Matthew 19:26 (ESV) “But Jesus looked at them and said, ‘With man this is impossible, but with God all things are possible.”
Peter walked on water.
When I think about this story of Peter walking on water, I am often reminded of the more obvious lesson: Peter’s failure to keep his eye on Jesus caused him to begin to sink. This is a very important teaching, but I want to rewind the story and go back to the very beginning.
MATTHEW 14:22-30 NIV
Jesus Walks on the Water
“Immediately Jesus made the disciples get into the boat and go on ahead of Him to the other side, while He dismissed the crowd. After He had dismissed them, He went up on a mountainside by Himself to pray. Later that night, He was there alone, and the boat was already a considerable distance from land, buffeted by the waves because the wind was against it.
Shortly before dawn Jesus went out to them, walking on the lake. When the disciples saw Him walking on the lake, they were terrified. ‘It’s a ghost,’ they said, and cried out in fear.
But Jesus immediately said to them: ‘Take courage! It is I. Don’t be afraid.’
‘LORD, if it’s You,’ Peter replied, ‘tell me to come to You on the water.’
‘Come,’ He said.
Then Peter got down out of the boat, walked on the water and came toward Jesus. But when he saw the wind, he was afraid and, beginning to sink, cried out, ‘LORD, save me!’
Jesus allowed Peter to see His miracle. He was even allowed to see the wind. I remember the poem by Christina Rossetti that we recited when I was in primary school, ‘Who has seen the wind? Neither I nor you.’ God equipped Peter with the ability to go beyond his humanity. To see the impossible become possible. It is our LORD who creates possibilities of impossibilities. Nothing is too hard for Him. Nothing is impossible for Him. It is not just about us. It has never been about us solely. We could never please God on our own efforts, “for it is by grace you have been saved, through faith-and this is not from yourselves, it is the gift of God-not by works, so that no one can boast” (Ephesians 2:8-9 NIV).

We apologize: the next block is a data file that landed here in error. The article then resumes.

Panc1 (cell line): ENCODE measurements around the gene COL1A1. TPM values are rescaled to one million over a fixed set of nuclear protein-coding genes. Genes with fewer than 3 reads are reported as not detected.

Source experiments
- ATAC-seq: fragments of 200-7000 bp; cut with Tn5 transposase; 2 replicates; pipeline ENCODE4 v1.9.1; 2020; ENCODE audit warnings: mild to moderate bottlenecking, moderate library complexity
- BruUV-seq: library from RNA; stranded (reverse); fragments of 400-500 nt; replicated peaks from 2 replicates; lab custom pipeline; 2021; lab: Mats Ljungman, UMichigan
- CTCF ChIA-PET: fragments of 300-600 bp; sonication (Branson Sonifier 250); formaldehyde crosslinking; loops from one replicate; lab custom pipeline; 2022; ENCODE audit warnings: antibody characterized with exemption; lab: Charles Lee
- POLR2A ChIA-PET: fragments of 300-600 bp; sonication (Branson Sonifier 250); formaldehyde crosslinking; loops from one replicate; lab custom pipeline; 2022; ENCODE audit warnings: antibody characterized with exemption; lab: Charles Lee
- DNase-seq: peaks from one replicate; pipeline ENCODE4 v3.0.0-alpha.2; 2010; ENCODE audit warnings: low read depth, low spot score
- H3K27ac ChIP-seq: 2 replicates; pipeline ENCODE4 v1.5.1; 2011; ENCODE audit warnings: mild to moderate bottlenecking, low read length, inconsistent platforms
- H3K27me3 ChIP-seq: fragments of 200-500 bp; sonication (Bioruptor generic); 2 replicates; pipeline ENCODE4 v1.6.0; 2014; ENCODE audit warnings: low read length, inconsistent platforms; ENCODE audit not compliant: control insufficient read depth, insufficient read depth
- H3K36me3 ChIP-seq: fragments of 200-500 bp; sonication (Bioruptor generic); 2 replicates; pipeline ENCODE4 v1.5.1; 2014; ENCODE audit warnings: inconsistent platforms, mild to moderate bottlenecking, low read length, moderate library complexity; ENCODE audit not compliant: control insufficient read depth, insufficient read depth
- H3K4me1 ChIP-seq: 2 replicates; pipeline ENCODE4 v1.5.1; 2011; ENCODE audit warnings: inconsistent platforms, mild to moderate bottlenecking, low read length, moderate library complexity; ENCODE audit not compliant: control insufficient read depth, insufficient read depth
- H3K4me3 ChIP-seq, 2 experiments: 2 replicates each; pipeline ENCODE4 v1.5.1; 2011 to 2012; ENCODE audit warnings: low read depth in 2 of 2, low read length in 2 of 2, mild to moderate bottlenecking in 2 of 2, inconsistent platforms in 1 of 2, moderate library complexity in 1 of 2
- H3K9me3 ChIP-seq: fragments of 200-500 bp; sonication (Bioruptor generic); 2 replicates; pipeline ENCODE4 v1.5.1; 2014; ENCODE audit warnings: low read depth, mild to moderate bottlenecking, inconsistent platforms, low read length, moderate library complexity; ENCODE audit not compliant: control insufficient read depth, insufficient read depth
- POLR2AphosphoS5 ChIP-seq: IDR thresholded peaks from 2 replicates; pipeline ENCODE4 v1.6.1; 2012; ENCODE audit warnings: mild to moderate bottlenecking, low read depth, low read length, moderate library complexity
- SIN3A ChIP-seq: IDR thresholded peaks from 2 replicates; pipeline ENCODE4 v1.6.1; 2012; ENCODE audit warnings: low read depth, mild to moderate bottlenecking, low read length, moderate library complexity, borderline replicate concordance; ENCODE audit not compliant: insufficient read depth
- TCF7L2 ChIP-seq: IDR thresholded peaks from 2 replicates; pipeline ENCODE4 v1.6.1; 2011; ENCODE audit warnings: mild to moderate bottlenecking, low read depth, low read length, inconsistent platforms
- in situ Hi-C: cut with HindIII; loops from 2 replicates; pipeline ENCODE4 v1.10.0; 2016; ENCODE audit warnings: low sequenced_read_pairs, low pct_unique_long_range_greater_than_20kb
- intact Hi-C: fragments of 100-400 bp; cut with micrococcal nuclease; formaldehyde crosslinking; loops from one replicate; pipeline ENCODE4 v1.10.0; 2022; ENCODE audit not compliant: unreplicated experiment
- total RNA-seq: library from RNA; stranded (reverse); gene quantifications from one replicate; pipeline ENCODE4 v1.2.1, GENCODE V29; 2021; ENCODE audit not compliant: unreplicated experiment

Growing up in a strict family, my siblings and I were always told to look at whoever was addressing us in the eye. Not keeping our eyes locked in with the one who was talking to us was disrespectful and could also mean we were hiding something or not telling the truth. In my 20 something years of teaching, I have always taught my students the same lesson, to look at their audience and establish eye contact when they do presentations or even when they are talking to each other. I also have them look at me when we are having a lesson or discussion. It validates their interest in what we are doing and it makes me see the depth of their understanding. Where our focus is, is important.
I am sure a lot of us have heard of the profound saying, “the eyes are the windows to one’s soul.” In our main verse, it says, “But Jesus looked at them…” Jesus, looked at them! He showed them they were important. He also wanted them to focus on Him; to establish that relationship with Him and to show their readiness to engage with Him.
I could just imagine what it felt like to gaze into Jesus’ eyes. Moses in the Mt. Sinai was not allowed to see God as he wanted to. But here are Peter and the other disciples, given the chance to see a glimpse of God as revealed in human flesh through Jesus’ eyes. What a privilege!
How do we see God turn impossibilities to possibilities? We need to gaze into His eyes. We need to keep our focus on Him. We need to see beyond the mountains and surmounting challenges that come our way. We need to maintain our gaze and lock into His. God’s eye is always on us for “Nothing in all creation is hidden from God’s sight. Everything is uncovered and laid bare before the eyes of Him to whom we must give account.” (Hebrews 4:13 NIV). We need to do the same with ours.